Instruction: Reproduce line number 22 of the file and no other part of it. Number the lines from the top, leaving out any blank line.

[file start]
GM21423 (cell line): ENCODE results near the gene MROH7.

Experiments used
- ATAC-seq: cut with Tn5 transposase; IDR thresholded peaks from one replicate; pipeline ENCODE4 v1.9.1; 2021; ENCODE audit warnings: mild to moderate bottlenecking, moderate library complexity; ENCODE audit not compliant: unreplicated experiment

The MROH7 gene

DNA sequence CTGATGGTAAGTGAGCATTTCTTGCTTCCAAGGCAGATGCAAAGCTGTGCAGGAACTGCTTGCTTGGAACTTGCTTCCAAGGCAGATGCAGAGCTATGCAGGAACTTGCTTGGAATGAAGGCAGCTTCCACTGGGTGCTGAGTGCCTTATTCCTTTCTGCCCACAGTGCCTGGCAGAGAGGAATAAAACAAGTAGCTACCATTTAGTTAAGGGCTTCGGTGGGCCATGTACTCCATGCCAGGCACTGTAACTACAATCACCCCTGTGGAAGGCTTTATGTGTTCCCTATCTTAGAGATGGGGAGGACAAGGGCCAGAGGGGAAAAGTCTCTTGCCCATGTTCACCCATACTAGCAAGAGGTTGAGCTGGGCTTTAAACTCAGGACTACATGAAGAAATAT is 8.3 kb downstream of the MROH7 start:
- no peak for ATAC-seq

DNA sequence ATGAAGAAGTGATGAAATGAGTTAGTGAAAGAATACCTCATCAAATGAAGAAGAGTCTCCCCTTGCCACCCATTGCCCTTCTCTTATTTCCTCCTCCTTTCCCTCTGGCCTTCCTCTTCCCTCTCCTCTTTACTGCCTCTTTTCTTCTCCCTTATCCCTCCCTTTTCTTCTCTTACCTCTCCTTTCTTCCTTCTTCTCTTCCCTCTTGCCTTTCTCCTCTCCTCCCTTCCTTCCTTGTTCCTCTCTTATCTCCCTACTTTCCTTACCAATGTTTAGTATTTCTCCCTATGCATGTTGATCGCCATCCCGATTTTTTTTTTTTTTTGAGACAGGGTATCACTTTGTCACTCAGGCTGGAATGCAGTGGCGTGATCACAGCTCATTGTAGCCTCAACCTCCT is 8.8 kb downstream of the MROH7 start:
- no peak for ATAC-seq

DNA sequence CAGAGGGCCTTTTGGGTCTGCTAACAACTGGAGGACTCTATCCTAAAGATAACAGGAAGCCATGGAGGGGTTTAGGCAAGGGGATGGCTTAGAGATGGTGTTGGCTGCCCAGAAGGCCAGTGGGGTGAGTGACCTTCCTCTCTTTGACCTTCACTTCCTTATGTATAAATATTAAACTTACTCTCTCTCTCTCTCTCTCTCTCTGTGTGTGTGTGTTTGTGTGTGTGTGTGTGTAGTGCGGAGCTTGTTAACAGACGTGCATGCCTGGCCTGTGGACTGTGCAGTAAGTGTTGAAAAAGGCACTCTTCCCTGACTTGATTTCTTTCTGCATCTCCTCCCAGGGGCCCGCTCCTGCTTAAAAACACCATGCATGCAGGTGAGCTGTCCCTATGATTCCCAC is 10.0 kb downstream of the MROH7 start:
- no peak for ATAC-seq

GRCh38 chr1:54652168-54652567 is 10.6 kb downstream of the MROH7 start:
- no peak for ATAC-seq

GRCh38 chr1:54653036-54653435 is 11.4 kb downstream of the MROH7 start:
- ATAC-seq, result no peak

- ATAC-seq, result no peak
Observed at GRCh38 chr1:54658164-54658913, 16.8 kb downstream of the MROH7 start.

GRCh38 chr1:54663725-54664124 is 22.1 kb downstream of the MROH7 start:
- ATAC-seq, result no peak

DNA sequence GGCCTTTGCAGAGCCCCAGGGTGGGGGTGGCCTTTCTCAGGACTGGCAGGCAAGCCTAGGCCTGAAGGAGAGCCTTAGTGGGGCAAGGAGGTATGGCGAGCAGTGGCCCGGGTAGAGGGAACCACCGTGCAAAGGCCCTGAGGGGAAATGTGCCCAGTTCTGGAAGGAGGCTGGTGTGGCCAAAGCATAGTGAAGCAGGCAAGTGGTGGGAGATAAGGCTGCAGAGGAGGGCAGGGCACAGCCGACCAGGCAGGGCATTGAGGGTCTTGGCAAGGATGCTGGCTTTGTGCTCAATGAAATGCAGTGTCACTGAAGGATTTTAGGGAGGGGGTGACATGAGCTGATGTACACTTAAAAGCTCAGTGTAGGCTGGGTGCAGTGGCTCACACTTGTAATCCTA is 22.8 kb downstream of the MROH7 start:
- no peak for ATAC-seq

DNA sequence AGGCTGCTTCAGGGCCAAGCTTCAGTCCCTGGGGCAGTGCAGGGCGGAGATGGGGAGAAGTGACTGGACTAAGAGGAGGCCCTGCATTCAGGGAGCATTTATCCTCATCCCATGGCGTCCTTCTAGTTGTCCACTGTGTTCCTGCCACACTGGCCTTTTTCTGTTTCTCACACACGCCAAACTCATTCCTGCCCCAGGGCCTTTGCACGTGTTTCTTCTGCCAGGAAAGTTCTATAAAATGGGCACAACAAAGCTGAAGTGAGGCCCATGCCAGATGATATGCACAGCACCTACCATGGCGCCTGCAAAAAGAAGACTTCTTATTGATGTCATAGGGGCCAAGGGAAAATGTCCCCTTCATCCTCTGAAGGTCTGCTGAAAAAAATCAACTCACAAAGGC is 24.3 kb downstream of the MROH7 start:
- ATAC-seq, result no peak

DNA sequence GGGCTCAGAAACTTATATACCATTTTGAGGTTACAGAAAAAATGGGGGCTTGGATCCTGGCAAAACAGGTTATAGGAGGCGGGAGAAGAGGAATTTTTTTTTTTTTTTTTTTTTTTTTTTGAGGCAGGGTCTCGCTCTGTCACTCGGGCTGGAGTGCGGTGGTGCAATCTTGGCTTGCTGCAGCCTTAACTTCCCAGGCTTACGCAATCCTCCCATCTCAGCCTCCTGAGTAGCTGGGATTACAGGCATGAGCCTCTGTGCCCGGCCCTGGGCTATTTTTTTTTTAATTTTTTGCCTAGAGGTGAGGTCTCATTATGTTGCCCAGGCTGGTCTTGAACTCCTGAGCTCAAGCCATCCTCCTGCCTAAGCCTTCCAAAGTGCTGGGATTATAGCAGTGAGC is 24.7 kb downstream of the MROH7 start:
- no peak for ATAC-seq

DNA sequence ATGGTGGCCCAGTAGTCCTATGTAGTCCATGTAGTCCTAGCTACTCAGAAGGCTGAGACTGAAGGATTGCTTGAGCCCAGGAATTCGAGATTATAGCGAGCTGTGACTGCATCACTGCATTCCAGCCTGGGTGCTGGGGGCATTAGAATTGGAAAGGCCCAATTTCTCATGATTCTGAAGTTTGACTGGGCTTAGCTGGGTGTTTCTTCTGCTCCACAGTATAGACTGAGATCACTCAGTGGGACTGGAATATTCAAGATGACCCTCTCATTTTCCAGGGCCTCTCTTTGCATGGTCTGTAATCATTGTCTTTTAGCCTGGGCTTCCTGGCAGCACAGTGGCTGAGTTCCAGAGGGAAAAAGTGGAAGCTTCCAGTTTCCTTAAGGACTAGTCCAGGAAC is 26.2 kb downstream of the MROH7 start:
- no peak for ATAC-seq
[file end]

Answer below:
- ATAC-seq, result no peak